Turnip and Pear Soup

January 29, 2008

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“Um, Mum, we are coming with you, aren’t we? Because (and sorry to have to tell you this), we actually have more fans than you do on this blog.”]  

 

How can someone, especially someone who purports to be interested in healthy eating and vegetables, reach the ripe old age of 40-something and still never have tasted a turnip?  Shocking, I know; but yes, indeed, that someone is moi.  

I blame it all on Modern American Drama. One of the first courses I took as a university student, it was taught by my mentor, John Ditsky , for whom I harbored a 20 year-long crush (but that’s neither here nor there).

Truly, since my undergrad days, whenever I’d think of turnips, all that came to mind was that scene in which Estragon asks Vladimir for a carrot but gets handed a turnip instead–and the turnip, having resided in his filthy coat pocket for who knows how long, is not exactly an appetizing substitute.  So, for many years, just the thought of turnips would throw me into a bout of existential angst. I believed turnips to be the unwanted progeny of carrots.  Or perhaps parsnips. Or, on the other hand, just anything.  But then, I thought, what is anything, anyway?  And aren’t we all just nothing waiting for something? It was just a turnip, after all, no more than that.  Nothing to be done, nothing to be done. . .oh, when will He arrive?  When?? Must. . . take. . . off. . . this. . . .boot! [She exits.  End of Act I.]

Soooooo. . . . back to the turnips.  When our organic produce box arrived this past week and I spied a kilo bag of turnips, I was thrown into a panic.  What to do, what to do? Would there be a way out of this mess? (“Yes, you had us rather worried for a bit, Mum.  And why do you keep talking like that? Who is this Godot person, anyway?”). 

Well, I decided it was time to Confront the Turnip.  Like it or not, I was going to cook with these babies! In order to survive the ordeal, I decided to start small, something easy and relatively foolproof.  Soup!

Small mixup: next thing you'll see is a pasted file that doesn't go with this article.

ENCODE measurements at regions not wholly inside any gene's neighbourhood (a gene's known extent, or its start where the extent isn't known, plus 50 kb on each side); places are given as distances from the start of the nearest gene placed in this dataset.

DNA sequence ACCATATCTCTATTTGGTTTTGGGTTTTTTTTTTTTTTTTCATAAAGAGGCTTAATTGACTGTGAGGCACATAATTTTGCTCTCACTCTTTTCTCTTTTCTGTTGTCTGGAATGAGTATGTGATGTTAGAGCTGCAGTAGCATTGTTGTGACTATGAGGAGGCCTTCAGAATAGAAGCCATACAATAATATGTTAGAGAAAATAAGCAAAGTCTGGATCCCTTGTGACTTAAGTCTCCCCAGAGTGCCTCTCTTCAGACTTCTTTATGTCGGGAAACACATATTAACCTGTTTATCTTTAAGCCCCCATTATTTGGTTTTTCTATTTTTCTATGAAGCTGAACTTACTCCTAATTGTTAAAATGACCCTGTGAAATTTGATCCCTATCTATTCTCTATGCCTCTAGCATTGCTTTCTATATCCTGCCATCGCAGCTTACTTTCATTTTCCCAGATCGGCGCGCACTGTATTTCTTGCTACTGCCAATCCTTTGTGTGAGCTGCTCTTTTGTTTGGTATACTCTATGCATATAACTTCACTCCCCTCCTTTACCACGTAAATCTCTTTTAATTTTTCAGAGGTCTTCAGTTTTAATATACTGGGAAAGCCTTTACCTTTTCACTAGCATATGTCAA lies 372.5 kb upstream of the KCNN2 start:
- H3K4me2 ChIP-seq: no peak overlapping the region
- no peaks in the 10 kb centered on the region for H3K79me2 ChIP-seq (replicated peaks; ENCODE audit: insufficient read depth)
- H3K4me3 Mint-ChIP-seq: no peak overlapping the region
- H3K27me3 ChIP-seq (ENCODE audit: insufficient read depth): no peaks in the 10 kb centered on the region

One of our favorites here in the DDD household is a fabulous Parsnip and Pear soup from Flip Shelton’s Aussie cookbook, Green (and since turnips are the illegitimate offshoots of parsnips, it gave me an idea . . . ).  I had been both surprised and delighted by the fabulous melange of smooth, sweet, spicy, and savory in that soup. Shelton’s recipe was extremely simple, yet the final result exalted the lowly roots and fruit to a level beyond the sum of their parts. I thought, what about a similar recipe for turnips with pears? 

As usual, we had a bunch of overripe pears in the house, so there was no problem finding the fundamental ingredients. And it also occurred to me that this would be a very suitable entry to Sweetnicks‘ weekly ARF/5-A-Day  roundup, so it will also be my contribution to that event this week.

After a bit of digging around for some kind of turnip and pear soup recipe, I found something that sounded appealing in my old Sundays at Moosewood cookbook, called, oddly enough, Turnip and Pear Soup.  The challenge began!

The soup was ridiculously easy to prepare, and took only about 30 minutes from start to finish (including peeling and chopping).  It was warming and really quite tasty.  While I know that turnips are not to everyone’s taste, if you’re feeling adventurous (or existential–I mean, who knows when we’ll next have the chance to taste a turnip?), then go ahead and give this one a try.